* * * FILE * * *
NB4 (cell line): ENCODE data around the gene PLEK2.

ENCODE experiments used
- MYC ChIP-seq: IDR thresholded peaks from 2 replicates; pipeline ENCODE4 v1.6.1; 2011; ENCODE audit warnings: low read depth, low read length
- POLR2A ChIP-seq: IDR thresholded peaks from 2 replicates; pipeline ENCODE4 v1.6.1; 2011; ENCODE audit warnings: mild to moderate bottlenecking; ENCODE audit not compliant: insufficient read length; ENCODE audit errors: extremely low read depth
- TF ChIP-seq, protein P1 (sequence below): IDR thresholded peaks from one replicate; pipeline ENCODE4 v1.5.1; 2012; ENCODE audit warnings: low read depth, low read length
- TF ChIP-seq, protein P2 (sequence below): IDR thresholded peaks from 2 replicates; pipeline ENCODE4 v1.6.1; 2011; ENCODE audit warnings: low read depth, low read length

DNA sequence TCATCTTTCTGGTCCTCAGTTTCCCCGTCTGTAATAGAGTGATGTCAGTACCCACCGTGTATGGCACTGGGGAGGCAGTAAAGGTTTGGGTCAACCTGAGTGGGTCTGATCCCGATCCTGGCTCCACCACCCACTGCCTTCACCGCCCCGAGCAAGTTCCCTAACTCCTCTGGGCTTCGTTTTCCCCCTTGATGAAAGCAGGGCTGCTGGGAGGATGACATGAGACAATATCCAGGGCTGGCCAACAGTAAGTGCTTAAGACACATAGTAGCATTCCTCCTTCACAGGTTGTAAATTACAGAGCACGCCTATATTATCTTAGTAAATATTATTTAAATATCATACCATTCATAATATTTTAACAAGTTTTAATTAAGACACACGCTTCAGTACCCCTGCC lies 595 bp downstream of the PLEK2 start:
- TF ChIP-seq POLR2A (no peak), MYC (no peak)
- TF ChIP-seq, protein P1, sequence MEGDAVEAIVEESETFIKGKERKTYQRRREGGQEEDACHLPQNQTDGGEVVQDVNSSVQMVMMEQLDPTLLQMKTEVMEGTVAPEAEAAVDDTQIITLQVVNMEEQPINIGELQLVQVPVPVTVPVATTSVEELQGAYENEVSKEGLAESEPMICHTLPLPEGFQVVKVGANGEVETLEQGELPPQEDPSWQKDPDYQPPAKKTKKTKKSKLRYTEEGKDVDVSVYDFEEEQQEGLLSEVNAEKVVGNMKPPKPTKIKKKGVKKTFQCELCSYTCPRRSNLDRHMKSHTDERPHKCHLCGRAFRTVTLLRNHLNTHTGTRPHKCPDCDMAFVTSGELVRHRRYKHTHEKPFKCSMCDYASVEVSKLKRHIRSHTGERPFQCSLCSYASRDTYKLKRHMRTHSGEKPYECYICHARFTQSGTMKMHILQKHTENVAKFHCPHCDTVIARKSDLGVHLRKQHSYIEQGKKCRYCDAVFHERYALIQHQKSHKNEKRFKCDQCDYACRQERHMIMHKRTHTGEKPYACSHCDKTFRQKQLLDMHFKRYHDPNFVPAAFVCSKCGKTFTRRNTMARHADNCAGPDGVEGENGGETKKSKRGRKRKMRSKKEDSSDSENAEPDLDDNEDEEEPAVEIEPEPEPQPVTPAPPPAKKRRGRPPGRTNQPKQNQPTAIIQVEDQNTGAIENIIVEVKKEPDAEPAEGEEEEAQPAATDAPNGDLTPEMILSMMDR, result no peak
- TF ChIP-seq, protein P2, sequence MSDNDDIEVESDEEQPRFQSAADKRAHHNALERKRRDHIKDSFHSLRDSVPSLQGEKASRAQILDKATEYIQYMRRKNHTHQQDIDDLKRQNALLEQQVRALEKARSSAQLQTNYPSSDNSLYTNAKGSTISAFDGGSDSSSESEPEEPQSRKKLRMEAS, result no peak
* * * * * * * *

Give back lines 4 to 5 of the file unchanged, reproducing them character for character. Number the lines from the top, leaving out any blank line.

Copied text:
- POLR2A ChIP-seq: IDR thresholded peaks from 2 replicates; pipeline ENCODE4 v1.6.1; 2011; ENCODE audit warnings: mild to moderate bottlenecking; ENCODE audit not compliant: insufficient read length; ENCODE audit errors: extremely low read depth
- TF ChIP-seq, protein P1 (sequence below): IDR thresholded peaks from one replicate; pipeline ENCODE4 v1.5.1; 2012; ENCODE audit warnings: low read depth, low read length